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Is Weeki Wachee a historic place? We’ll see.

From its iconic mermaids to its signature statue, Weeki Wachee Springs will be considered for historic designation.
Elvis Presley gets a close-up look at one of the Weeki Wachee Springs mermaids during a visit to the park in 1961.
Elvis Presley gets a close-up look at one of the Weeki Wachee Springs mermaids during a visit to the park in 1961. [ HANDOUT | WEEKI WACHEE SPRINGS ]
Published Oct. 23, 2019|Updated Oct. 23, 2019

WEEKI WACHEE — Weeki Wachee Springs, known as the city of live mermaids, will be reviewed by a state panel next month for possible inclusion in the National Register of Historic Places.

County officials have not decided whether to express their support for that idea, but their approval isn’t required. When news of the application surfaced at the Hernando County Commission meeting Tuesday, commissioners wanted to know more about what the designation would mean.

County Administrator Jeff Rogers said the designation would cement the site’s status as a historic place, and it also "probably opens up avenues for funding.''

Commissioner John Allocco said he wanted more information, including who asked for the listing, which was not immediately known.

"It may be a great idea,'' he said. "It may bring in more tourism, but I don’t know if it can handle more tourism.''

The popular roadside attraction hosted its first mermaid show on Oct. 13, 1947, years before the age of Disney and the high-tech theme parks of today. Weeki Wachee has long been the premier tourism draw to Hernando County.

In 2008, Weeki Wachee Springs became a state park, and its first management plan anticipated that the historical significance of the site should be memorialized in some way. State agencies are required to inventory and protect both historical resources and natural resources, including the first-magnitude spring that is the centerpiece of the park and the source of the Weeki Wachee River.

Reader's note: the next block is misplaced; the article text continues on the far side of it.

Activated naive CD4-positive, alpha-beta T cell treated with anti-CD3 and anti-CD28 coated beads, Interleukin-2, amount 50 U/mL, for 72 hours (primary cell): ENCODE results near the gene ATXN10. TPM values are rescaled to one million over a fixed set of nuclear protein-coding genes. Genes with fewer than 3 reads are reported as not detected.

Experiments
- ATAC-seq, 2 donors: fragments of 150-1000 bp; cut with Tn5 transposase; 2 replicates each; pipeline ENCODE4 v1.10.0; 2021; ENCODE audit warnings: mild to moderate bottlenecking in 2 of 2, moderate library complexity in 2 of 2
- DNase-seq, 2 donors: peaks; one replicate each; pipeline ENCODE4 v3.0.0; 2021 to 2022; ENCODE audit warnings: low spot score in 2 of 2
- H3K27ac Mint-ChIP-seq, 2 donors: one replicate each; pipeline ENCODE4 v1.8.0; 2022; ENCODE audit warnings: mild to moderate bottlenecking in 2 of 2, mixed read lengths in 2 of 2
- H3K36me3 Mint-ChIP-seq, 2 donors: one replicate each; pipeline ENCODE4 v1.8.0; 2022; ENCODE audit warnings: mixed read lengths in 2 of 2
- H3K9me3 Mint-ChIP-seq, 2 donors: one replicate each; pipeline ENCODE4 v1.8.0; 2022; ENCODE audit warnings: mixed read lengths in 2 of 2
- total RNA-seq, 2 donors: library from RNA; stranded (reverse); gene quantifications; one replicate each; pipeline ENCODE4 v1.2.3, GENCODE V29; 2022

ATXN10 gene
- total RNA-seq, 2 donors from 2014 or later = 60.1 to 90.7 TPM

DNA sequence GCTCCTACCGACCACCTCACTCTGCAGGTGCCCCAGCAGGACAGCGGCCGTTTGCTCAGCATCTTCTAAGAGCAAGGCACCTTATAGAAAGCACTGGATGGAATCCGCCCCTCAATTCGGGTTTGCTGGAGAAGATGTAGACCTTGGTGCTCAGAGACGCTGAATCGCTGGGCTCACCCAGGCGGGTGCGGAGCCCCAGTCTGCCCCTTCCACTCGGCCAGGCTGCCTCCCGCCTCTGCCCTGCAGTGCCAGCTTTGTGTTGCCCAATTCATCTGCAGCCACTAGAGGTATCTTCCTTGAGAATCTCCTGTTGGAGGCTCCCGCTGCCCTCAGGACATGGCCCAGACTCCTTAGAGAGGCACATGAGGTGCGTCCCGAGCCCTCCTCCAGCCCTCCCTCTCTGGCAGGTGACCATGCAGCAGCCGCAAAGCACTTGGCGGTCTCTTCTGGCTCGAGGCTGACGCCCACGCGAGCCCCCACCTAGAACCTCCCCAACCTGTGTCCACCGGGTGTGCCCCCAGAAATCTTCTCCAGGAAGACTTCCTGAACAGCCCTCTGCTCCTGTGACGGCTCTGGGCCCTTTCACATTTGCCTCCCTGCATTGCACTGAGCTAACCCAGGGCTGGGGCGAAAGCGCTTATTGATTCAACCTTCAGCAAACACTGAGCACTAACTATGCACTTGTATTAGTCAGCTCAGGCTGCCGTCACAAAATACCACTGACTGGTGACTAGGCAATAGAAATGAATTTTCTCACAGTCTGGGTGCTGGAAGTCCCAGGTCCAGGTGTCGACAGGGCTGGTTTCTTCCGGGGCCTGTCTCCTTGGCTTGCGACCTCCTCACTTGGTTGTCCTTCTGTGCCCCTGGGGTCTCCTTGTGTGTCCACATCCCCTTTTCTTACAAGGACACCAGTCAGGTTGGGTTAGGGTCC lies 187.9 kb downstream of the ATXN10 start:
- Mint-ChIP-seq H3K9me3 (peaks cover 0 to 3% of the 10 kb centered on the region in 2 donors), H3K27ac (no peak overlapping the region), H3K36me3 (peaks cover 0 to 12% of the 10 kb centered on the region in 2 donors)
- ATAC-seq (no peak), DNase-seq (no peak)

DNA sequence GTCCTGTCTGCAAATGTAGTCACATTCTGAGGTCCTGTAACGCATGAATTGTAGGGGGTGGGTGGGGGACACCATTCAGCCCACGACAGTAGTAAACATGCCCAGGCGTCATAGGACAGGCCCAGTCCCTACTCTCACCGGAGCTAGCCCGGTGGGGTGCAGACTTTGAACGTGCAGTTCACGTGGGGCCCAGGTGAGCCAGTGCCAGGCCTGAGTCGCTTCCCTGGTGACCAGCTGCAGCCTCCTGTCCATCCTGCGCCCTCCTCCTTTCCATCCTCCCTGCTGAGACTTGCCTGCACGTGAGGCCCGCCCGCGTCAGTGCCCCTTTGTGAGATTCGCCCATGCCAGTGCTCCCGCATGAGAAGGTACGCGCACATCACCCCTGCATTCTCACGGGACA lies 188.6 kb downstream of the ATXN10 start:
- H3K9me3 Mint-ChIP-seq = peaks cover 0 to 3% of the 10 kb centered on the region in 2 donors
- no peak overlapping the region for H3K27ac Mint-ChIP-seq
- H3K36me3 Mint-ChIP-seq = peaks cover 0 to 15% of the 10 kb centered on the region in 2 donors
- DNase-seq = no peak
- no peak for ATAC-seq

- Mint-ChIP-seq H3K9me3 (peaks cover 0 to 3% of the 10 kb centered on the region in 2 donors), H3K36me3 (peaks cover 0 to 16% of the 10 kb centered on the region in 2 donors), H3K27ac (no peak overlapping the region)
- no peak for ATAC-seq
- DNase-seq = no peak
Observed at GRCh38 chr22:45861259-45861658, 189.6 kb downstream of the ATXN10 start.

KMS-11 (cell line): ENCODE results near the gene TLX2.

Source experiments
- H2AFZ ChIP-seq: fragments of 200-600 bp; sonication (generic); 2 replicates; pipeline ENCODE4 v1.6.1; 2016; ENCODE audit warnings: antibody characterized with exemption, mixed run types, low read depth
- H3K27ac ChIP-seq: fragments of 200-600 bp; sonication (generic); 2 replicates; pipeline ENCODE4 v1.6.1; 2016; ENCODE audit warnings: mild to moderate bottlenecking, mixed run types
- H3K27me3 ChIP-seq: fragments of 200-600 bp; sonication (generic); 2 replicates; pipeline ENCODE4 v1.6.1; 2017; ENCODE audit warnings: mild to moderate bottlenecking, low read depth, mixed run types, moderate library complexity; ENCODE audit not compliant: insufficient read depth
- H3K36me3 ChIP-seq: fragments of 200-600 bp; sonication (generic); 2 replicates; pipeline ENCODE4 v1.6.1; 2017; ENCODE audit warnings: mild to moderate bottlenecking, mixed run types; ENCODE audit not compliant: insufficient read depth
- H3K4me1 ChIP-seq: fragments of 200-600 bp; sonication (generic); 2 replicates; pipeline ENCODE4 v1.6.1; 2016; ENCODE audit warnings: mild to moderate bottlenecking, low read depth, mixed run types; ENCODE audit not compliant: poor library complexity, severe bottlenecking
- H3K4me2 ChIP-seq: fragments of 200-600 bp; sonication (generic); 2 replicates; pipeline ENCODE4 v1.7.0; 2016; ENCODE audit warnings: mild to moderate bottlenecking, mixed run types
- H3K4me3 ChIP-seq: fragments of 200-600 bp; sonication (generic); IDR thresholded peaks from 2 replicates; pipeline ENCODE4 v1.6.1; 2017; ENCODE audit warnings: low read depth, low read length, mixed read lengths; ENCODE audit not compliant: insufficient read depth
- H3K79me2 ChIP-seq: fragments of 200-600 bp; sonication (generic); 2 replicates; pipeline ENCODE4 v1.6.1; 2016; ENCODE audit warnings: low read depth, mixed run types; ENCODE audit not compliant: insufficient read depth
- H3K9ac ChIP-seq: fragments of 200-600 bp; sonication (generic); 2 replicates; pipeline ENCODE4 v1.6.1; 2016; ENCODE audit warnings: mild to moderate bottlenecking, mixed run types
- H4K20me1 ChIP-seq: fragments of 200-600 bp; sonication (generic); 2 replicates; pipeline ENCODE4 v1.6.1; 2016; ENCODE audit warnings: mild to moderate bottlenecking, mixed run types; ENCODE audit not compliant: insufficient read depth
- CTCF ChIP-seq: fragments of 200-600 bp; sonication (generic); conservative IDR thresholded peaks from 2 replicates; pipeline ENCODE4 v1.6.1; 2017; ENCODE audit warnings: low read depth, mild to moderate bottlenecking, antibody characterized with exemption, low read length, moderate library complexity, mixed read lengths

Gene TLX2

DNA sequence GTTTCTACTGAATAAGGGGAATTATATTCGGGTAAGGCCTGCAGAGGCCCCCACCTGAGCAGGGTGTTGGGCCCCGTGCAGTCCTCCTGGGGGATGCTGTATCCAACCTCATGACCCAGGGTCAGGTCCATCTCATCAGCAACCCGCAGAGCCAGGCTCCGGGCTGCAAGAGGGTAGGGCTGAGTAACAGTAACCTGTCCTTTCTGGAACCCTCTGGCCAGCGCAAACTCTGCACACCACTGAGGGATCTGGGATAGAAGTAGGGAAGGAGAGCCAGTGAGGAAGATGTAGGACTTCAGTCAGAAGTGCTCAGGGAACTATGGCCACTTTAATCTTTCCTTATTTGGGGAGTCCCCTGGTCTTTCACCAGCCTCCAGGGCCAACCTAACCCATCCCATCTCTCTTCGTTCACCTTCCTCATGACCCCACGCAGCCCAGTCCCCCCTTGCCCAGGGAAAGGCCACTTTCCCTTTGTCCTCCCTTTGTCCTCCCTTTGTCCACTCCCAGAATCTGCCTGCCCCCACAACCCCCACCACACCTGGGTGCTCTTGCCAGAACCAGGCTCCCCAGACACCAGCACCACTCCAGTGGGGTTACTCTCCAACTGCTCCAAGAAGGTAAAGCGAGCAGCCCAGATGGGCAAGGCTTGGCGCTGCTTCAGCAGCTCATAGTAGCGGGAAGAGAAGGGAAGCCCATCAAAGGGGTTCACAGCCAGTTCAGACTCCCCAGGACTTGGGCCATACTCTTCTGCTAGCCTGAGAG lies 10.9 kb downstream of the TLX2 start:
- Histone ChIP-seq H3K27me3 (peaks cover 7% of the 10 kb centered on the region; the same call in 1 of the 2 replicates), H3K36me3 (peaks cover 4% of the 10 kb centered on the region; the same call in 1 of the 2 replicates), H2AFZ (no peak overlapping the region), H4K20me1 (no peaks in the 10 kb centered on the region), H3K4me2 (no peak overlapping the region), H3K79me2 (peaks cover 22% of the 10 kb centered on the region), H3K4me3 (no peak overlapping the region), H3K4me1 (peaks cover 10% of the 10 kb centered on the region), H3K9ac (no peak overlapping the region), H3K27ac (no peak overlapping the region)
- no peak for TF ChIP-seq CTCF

"The remaining buildings and other remnants of the former attraction are an important representation of tourism development in Florida during the mid-Twentieth Century,'' the management plan notes. "The Mermaid Theater with its dramatic underwater views of the spring basin is of particular architectural significance.''

The plan notes that uplands around the spring "were also inhabited by Florida’s prehistoric and historic Native Americans as well as early Florida settlers. Archaeological sites at Weeki Wachee have provided evidence of contact between early Spanish explorers and Florida’s indigenous people.''

In addition to the Mermaid Theater, 11 other historic structures have been inventoried at the attraction. They are primarily decorative or support structures, and the list includes the iconic Adagio Statue of two mermaids, which adorns the front entrance to the park.

Cultural resources at Weeki Wachee include six archaeological sites, including a sand burial mound that produced artifacts that date from 900 to 1650. Pottery was found during past excavations, and Spanish glass beads interred with burials of Native Americans were an indication of contact with Europeans, according to the park management plan.

Park history has always been a part of the programs that visitors enjoy when they come to Weeki Wachee, along with its more recent water slides and other attractions.

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To be considered for listing in the Historic Register, sites must meet specific criteria.

"Districts, sites, buildings, structures and objects may be considered to have significance in American history, architecture, archaeology, engineering, and/or culture if they possess integrity of location, design, setting, materials, workmanship, feeling and association,'' according to the criteria listed for consideration of inclusion in the National Register.

Support for the submission can be sent to: Ruben Acosta, Survey and Registration Supervisor, Division of Historical Resources, R.A. Gray Building, 500 South Bronough Street, Tallahassee, FL 32399 or to www.flheritage.com.

Comments must be received before November 7.

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